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Brain fires 

Duke University has recently given me two major headaches. The first came on last month while I was strapped and encased in an MRI scanner, having the insides of my brain "photographed" while viewing images of human carnage: war casualties, close-ups of tumors and burns, the bloody, bludgeoned faces of accident victims.

I had all-too-innocently volunteered (OK, I was paid), to take part in a study to determine which parts of the cerebral cortex are activated during strong, negative emotions. For the record, a headache looks like several tiny brush fires along the twisted hills and valleys of the forebrain.

Then last week, in the same science building on Duke's West Campus, I burned out a neuron or two while attending the fifth annual meetings of the Association for the Scientific Study of Consciousness. The ASSC is an interdisciplinary group that promotes research aimed at understanding the nature and function of human awareness. More than 200 of the world's leading neuroscientists, psychologists and philosophers gathered to take water samples, as it were, from what that old scientific philosopher, William James, so aptly termed, the "stream of consciousness."

Early in the day, I heard papers with such titles as, "Function and Adaptation: Providing a Bridge Between Biology and Psychology for an Evolutionary Account of Consciousness" and, "Of Zombies, Color Scientists, and Floating Iron Bars."

Then, I watched a PowerPoint presentation by Robert Coghill on pain experience and brain imaging. As soon as Coghill pulled up a scan showing those little flames of sensation in the cerebral cortex of a monkey, one especially heinous image from my own time in the scanner flashed through my mind. I started digging in my bookbag for Tylenol.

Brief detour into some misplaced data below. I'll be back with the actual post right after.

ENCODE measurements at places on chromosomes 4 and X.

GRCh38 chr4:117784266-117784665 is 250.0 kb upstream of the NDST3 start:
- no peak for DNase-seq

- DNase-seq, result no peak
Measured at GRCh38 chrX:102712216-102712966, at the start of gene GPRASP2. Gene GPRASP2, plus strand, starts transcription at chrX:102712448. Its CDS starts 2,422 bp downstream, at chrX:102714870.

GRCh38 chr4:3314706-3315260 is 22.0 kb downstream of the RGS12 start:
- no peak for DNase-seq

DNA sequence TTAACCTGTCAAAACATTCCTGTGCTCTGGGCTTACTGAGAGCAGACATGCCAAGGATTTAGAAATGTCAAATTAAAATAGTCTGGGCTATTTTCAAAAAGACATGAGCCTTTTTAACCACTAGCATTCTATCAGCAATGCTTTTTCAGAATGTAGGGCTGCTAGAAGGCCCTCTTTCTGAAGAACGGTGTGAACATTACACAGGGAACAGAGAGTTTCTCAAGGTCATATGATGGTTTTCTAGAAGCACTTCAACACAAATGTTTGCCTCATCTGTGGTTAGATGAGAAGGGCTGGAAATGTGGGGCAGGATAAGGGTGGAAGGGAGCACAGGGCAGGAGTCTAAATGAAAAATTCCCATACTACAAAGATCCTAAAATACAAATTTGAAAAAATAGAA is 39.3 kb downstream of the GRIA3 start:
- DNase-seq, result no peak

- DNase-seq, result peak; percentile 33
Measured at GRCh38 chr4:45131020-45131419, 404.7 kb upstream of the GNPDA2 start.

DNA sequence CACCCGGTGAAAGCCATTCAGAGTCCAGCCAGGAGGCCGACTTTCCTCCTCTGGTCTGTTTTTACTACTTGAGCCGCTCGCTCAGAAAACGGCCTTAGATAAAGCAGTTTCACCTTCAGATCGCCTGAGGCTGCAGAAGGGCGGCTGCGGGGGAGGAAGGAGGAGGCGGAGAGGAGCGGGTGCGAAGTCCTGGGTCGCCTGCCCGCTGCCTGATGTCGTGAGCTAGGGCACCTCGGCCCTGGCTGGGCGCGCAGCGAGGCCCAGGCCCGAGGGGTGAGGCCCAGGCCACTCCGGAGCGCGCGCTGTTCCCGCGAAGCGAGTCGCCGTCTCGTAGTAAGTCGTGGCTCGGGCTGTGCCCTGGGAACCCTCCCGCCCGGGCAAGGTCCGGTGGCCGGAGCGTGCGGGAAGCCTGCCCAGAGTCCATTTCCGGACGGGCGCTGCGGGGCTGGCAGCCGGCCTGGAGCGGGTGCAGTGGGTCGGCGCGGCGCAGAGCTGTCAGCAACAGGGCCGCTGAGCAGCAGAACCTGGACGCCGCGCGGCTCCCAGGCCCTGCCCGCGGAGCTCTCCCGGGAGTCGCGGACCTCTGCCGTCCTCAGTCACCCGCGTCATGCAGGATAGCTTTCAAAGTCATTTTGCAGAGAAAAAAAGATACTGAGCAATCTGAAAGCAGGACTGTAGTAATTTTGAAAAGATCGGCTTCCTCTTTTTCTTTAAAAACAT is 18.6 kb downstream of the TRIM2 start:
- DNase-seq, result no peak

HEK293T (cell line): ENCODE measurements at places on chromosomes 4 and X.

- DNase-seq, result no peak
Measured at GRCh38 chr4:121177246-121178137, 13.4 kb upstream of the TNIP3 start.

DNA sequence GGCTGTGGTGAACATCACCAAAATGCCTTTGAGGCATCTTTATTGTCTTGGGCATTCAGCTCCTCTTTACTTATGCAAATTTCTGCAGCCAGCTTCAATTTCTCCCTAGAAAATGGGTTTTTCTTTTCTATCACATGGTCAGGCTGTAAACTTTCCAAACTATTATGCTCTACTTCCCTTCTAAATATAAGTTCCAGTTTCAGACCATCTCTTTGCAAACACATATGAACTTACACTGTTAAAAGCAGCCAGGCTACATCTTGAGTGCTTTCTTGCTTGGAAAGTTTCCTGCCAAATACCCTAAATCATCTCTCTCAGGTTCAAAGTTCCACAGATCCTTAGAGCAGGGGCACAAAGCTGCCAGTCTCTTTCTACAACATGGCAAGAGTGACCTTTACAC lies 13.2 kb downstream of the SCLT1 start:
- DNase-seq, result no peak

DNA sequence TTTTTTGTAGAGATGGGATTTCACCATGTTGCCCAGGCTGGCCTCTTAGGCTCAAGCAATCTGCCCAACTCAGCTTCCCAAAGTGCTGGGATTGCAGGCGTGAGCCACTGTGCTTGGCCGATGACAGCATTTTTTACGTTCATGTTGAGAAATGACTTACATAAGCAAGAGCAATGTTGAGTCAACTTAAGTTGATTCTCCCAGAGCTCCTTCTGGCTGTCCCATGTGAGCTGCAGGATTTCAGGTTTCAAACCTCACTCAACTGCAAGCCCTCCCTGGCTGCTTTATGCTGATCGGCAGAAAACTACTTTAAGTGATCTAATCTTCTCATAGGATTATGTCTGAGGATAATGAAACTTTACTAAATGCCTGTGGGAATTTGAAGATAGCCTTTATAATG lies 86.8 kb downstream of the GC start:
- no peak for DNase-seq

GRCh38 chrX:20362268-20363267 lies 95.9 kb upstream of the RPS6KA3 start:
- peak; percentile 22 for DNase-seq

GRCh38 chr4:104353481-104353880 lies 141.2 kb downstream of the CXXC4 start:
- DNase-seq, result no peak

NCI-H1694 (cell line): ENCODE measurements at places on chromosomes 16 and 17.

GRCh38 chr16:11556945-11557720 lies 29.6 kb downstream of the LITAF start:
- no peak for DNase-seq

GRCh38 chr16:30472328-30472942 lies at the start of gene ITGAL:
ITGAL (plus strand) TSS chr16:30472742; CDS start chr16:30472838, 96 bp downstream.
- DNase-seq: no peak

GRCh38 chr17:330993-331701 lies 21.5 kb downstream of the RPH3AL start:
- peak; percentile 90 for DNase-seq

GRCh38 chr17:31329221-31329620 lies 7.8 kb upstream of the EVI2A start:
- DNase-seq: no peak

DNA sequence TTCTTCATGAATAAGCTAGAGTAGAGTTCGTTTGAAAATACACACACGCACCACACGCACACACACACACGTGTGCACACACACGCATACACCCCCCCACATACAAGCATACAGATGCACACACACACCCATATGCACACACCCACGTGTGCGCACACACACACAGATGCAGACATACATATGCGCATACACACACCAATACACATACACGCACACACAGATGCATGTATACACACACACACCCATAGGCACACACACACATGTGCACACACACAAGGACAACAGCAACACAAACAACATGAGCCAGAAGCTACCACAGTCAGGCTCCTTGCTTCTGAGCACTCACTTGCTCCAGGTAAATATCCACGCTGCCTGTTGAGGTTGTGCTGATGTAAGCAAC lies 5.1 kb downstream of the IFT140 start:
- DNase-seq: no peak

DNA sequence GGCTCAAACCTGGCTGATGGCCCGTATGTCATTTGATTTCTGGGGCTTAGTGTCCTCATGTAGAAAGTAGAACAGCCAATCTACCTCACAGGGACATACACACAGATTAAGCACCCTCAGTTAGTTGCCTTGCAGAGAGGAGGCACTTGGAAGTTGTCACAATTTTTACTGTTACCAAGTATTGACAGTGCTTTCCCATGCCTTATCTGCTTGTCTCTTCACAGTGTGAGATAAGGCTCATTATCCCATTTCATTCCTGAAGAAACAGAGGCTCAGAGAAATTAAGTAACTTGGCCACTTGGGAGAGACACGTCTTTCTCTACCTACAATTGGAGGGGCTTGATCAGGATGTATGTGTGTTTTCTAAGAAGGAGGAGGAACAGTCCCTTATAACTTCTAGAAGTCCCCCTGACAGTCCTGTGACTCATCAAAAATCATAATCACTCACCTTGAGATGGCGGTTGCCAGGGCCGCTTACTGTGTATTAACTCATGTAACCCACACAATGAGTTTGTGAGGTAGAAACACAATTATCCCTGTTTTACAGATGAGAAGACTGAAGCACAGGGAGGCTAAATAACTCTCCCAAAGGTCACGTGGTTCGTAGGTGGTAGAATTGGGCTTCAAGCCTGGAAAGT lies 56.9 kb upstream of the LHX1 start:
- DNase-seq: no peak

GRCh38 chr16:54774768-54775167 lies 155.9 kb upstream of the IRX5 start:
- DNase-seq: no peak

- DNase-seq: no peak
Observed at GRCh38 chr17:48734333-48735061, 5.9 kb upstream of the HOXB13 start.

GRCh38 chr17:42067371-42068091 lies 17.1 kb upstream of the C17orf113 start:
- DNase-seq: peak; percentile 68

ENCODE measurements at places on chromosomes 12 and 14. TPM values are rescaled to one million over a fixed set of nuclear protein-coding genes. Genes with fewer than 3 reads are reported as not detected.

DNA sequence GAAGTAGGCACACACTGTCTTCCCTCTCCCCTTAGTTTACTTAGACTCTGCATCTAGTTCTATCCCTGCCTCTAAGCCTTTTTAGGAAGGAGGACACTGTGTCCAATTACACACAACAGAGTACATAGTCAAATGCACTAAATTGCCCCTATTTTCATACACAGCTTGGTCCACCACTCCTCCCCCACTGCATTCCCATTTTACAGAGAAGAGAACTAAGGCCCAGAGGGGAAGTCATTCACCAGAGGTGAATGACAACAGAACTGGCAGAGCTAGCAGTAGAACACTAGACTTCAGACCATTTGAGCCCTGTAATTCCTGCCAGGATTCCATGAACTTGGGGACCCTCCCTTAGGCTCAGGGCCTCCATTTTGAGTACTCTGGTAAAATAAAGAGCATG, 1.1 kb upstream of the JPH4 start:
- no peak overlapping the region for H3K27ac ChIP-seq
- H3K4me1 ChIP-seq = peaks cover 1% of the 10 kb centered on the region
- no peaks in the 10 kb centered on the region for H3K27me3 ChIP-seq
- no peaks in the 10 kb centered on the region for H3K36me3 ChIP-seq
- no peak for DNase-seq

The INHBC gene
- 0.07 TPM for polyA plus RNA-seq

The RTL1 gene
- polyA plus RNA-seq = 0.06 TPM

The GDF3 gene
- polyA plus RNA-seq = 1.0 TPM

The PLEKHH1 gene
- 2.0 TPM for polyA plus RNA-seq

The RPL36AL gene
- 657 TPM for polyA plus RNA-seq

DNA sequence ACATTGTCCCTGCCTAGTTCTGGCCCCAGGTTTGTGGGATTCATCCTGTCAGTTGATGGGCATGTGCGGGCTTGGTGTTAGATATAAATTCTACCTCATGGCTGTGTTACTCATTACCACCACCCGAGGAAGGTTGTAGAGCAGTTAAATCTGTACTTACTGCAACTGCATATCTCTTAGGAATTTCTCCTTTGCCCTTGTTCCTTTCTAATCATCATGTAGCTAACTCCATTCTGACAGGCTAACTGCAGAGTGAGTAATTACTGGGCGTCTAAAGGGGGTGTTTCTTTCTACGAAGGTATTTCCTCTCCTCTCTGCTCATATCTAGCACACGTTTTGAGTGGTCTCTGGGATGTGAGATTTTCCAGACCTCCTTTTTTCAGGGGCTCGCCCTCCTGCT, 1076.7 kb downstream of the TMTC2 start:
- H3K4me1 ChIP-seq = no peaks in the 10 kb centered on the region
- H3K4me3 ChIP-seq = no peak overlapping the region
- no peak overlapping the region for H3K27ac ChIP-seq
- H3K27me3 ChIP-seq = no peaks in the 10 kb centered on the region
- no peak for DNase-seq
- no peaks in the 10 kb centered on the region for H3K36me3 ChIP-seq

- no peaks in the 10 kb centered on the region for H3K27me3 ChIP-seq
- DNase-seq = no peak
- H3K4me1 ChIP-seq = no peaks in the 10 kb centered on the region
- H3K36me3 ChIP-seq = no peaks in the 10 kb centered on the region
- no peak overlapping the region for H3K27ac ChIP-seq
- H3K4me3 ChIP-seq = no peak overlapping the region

At times, the debates over emotion, memory and the psychophysical phenomenon of pain smacked of medieval theologians arguing over how many angels can dance on a pinhead. (The philosophers showed a fascination for the aforementioned zombies, since the "living dead" show all the hallmarks of being human except for self-consciousness.)

Still, I got the impression that these intellectual pioneers are not only working to further human knowledge, but also to find practical applications. Perhaps the most relevant recommendation to come from the meetings was a push to insure that caregivers--especially those who toil in the trenches of hospitals, hospices and emergency rooms--more fully understand the nature of pain as it is experienced and communicated by their patients, and thus become better equipped to alleviate it.

Throughout the conference, what pushed my mind to the flashpoint was the three-way conversation between neuroscientists fresh from planting electrodes and making precise calculations in their laboratories; psychologists scribbling in notebooks while listening to their clients; and philosophers questioning the assumptions and arguments of their more hands-on colleagues.

Like Hamlet of old, this eclectic gathering stood peering into the skull of poor Yorick, searching for some dark glimpse of what it means for us humans "to be." The only question I'm left with is: Do zombies get headaches?

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